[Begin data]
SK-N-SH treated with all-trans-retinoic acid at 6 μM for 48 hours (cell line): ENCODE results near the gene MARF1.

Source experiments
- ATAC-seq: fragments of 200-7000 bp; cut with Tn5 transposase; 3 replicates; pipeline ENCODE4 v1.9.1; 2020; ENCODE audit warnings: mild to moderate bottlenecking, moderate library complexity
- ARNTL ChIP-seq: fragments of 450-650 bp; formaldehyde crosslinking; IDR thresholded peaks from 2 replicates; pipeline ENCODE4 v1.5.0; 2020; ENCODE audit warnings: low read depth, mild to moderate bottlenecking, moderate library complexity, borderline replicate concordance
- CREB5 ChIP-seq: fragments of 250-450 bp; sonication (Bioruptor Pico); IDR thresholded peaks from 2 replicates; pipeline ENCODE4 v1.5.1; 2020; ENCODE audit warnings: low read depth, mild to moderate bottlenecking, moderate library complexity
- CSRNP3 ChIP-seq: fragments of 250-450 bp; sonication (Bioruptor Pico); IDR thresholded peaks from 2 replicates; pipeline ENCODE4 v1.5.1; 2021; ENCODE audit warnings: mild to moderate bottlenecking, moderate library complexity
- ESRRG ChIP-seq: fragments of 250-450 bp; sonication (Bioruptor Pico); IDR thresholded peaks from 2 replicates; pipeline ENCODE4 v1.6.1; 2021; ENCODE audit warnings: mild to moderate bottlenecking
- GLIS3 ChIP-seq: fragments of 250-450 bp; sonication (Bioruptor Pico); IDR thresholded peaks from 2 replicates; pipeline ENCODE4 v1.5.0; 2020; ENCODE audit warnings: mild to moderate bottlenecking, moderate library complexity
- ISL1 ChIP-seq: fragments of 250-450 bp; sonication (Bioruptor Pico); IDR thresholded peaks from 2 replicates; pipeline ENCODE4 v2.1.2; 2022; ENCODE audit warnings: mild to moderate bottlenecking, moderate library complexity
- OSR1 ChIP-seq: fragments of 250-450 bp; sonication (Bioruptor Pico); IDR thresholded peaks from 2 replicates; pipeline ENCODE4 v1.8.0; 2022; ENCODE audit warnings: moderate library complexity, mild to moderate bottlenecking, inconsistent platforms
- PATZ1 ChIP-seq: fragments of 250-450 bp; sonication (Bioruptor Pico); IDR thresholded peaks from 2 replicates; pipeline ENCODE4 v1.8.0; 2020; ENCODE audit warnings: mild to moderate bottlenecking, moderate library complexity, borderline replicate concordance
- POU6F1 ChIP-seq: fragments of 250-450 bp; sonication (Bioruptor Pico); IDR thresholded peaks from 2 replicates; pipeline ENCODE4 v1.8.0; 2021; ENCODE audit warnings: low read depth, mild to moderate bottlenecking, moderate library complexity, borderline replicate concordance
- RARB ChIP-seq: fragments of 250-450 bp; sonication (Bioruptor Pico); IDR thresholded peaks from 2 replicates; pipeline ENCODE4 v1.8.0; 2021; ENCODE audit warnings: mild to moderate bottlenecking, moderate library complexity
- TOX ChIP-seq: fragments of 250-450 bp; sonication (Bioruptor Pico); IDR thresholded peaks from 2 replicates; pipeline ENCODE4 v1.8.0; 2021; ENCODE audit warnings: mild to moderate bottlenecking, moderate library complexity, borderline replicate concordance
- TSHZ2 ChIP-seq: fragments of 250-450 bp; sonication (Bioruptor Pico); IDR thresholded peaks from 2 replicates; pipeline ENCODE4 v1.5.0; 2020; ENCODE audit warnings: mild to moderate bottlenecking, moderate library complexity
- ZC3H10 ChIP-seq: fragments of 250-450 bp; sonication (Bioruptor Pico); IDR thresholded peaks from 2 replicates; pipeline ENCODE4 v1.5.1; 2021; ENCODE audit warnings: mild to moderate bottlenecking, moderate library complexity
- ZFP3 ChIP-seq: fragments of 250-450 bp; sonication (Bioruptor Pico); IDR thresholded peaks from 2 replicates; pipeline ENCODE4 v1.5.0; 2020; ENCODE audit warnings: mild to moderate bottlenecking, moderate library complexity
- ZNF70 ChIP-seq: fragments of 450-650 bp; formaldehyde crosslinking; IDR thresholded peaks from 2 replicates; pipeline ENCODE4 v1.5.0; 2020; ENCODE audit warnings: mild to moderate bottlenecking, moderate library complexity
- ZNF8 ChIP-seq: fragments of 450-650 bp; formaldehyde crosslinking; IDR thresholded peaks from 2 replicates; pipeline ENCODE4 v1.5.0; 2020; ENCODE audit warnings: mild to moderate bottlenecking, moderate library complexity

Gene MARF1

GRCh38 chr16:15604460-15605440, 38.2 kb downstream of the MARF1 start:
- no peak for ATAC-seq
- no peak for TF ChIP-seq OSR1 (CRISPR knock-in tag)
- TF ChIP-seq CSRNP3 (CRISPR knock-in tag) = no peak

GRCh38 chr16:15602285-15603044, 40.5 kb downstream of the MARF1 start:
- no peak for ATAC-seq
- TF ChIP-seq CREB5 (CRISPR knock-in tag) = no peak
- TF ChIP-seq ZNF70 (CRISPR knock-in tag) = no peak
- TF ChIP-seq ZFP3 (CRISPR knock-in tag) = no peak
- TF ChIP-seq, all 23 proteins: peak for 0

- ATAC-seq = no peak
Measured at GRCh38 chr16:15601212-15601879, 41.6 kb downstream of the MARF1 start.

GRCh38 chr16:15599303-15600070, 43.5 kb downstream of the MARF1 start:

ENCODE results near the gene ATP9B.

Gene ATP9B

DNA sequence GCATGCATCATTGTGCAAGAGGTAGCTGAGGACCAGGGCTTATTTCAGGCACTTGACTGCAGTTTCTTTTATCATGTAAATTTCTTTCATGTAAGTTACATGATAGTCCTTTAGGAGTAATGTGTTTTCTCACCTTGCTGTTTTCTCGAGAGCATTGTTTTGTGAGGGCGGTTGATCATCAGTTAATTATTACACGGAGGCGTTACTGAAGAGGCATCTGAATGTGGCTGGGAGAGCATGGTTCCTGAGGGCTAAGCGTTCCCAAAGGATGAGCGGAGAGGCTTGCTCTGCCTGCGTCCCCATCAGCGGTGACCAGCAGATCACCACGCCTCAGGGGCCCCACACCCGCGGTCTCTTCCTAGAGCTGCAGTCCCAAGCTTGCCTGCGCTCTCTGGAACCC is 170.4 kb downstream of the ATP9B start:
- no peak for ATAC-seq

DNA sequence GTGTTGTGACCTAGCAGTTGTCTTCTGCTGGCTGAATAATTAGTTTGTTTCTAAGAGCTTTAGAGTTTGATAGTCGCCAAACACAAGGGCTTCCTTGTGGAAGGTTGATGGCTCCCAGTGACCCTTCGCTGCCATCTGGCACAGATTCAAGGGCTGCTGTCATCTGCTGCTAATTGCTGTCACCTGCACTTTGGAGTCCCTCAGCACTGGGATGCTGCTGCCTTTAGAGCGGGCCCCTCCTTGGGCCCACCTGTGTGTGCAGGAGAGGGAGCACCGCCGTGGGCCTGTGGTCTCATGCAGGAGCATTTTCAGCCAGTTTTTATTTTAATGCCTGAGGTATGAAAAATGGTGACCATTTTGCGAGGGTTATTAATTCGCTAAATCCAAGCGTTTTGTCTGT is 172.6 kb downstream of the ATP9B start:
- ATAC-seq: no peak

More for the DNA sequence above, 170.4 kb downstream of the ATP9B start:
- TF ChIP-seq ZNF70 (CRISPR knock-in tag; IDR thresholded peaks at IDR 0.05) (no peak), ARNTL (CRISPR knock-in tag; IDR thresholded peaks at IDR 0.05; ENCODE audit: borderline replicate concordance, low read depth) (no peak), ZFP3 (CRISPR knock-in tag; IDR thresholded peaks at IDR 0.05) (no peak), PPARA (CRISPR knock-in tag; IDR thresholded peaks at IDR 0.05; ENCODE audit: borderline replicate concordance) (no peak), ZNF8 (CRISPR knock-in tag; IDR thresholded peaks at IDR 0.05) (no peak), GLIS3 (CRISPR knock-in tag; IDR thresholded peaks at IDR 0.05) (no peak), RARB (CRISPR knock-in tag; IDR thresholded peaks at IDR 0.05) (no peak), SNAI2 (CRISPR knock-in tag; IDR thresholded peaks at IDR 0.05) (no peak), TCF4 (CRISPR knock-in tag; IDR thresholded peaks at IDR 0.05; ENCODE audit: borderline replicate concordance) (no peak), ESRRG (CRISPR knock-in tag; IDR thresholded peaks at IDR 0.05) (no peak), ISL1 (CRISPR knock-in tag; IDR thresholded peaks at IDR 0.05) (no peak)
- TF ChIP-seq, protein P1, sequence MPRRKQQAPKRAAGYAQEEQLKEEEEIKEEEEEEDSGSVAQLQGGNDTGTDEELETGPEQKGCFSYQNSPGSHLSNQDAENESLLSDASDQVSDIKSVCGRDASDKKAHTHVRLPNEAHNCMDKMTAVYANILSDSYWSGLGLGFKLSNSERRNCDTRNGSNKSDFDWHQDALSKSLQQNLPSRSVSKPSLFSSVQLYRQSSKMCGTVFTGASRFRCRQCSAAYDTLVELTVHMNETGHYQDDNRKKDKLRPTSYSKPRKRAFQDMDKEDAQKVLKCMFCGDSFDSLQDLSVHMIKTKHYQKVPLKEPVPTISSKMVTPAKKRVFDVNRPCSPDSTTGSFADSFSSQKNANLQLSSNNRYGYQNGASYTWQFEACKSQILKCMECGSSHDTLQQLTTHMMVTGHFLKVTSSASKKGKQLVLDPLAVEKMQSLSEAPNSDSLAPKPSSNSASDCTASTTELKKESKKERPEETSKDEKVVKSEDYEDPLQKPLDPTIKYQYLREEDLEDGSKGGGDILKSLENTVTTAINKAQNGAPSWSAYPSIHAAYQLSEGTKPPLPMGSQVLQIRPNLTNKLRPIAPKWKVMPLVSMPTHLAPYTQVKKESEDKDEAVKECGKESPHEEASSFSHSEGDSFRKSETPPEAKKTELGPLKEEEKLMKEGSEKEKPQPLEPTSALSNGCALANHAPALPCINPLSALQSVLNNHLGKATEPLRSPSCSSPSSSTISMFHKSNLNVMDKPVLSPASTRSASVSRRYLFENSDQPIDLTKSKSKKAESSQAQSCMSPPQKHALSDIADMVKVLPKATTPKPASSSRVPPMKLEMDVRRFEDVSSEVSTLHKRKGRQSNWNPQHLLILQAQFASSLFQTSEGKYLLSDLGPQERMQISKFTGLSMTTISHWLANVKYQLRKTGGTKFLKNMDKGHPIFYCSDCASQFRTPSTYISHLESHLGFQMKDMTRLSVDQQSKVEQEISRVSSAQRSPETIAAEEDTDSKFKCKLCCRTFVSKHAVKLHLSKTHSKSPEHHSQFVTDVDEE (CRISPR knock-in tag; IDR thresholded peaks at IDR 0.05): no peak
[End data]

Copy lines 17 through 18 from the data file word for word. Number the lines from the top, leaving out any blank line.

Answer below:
- ZFP3 ChIP-seq: fragments of 250-450 bp; sonication (Bioruptor Pico); IDR thresholded peaks from 2 replicates; pipeline ENCODE4 v1.5.0; 2020; ENCODE audit warnings: mild to moderate bottlenecking, moderate library complexity
- ZNF70 ChIP-seq: fragments of 450-650 bp; formaldehyde crosslinking; IDR thresholded peaks from 2 replicates; pipeline ENCODE4 v1.5.0; 2020; ENCODE audit warnings: mild to moderate bottlenecking, moderate library complexity